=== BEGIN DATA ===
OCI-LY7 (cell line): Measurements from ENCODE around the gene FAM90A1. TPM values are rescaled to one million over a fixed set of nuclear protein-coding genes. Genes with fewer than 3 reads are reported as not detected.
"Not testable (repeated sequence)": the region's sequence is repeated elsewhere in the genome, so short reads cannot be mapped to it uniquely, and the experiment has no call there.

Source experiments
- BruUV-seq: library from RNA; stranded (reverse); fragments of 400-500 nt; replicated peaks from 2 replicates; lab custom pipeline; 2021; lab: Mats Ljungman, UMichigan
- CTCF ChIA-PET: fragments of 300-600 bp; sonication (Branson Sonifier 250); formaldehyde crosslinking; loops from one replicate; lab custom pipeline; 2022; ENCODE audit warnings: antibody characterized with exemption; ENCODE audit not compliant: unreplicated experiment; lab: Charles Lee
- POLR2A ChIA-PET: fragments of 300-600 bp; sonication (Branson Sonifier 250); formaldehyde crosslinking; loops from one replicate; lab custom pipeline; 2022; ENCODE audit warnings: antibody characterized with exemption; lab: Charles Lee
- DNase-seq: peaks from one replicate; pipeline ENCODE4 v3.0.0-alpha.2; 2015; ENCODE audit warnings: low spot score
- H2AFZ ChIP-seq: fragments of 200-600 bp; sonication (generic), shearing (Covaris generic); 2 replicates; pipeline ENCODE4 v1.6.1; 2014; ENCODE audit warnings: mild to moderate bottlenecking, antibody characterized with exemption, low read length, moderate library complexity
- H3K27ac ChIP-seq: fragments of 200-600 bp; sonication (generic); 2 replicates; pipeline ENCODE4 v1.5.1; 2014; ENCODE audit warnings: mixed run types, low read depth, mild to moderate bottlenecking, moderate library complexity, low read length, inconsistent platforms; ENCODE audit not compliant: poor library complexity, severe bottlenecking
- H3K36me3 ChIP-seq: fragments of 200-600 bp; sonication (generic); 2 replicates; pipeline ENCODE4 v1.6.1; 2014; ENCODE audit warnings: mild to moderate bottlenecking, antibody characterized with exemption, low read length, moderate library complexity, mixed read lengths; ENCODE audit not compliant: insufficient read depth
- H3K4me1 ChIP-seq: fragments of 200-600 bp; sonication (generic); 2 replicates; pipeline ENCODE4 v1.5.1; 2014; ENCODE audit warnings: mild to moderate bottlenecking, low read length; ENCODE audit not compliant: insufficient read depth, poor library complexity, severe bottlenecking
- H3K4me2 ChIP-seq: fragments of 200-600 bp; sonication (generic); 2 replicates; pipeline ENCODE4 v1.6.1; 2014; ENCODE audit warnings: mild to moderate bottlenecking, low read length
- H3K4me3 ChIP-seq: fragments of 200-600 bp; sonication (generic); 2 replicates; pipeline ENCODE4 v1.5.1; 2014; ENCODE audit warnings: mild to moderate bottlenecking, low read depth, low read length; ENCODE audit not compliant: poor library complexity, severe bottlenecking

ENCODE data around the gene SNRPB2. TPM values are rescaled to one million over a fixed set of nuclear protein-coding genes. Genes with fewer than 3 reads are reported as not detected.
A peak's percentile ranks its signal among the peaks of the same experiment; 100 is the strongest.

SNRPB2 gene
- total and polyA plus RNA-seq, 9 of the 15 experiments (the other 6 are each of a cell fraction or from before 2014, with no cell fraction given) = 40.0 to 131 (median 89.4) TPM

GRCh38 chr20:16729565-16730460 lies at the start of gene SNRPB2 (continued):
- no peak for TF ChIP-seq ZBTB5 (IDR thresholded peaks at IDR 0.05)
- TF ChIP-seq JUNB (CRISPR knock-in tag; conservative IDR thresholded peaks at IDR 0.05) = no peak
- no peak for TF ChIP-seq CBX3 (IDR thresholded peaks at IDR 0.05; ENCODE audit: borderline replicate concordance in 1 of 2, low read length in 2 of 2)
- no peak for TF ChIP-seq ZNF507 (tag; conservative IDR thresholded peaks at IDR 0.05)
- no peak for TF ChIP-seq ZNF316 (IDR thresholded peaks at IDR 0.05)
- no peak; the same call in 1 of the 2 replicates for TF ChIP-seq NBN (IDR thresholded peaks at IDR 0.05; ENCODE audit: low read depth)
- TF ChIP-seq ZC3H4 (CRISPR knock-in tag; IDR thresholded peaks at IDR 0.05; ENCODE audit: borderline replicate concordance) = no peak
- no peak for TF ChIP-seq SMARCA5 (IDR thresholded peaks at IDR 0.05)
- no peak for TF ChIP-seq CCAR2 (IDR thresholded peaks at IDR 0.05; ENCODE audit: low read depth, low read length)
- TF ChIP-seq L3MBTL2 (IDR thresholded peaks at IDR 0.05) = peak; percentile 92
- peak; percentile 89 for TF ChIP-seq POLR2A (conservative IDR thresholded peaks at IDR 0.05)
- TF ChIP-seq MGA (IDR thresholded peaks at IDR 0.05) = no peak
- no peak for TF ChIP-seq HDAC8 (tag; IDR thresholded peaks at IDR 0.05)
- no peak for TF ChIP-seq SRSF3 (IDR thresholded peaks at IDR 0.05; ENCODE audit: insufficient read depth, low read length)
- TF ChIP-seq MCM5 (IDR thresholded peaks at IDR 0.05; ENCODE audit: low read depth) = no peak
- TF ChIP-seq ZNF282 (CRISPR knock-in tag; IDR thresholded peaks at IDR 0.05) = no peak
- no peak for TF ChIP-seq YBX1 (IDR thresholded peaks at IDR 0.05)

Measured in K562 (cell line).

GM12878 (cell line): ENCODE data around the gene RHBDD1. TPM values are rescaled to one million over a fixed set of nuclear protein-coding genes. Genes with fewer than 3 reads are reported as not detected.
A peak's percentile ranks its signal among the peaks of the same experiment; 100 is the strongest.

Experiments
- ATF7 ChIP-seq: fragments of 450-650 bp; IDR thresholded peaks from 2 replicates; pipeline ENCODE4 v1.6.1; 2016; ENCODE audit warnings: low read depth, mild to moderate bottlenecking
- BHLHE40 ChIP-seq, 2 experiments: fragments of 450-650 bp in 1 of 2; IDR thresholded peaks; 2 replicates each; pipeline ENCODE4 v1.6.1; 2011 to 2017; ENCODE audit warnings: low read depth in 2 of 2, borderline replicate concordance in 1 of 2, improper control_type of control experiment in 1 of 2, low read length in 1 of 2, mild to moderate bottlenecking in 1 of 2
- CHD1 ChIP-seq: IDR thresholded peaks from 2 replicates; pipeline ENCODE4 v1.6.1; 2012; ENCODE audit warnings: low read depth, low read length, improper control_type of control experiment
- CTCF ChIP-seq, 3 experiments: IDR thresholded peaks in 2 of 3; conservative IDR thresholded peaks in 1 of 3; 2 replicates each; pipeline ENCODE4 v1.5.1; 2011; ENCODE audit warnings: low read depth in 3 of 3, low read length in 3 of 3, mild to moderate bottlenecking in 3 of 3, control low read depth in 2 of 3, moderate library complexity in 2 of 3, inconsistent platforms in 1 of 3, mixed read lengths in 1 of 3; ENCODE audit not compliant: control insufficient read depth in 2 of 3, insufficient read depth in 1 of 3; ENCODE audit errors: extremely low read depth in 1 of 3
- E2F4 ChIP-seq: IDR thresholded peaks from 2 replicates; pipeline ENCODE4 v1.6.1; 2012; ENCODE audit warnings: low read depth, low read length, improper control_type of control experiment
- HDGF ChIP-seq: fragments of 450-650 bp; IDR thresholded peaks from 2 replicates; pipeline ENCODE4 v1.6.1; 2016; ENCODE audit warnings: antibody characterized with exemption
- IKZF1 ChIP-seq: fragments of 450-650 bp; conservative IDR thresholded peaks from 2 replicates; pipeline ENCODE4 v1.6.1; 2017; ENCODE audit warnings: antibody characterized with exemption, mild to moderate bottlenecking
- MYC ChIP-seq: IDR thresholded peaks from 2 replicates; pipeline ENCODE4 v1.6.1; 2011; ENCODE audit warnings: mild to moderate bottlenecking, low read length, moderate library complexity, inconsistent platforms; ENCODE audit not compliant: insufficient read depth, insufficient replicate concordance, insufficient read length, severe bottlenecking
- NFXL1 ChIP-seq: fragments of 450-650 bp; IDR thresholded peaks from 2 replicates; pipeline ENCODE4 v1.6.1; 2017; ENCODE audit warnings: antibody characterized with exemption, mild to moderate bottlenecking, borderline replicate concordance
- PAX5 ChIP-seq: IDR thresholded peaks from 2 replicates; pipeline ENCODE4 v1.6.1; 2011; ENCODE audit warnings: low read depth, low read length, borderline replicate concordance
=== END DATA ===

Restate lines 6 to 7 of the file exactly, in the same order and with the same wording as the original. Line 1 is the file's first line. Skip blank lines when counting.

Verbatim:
- POLR2A ChIA-PET: fragments of 300-600 bp; sonication (Branson Sonifier 250); formaldehyde crosslinking; loops from one replicate; lab custom pipeline; 2022; ENCODE audit warnings: antibody characterized with exemption; lab: Charles Lee
- DNase-seq: peaks from one replicate; pipeline ENCODE4 v3.0.0-alpha.2; 2015; ENCODE audit warnings: low spot score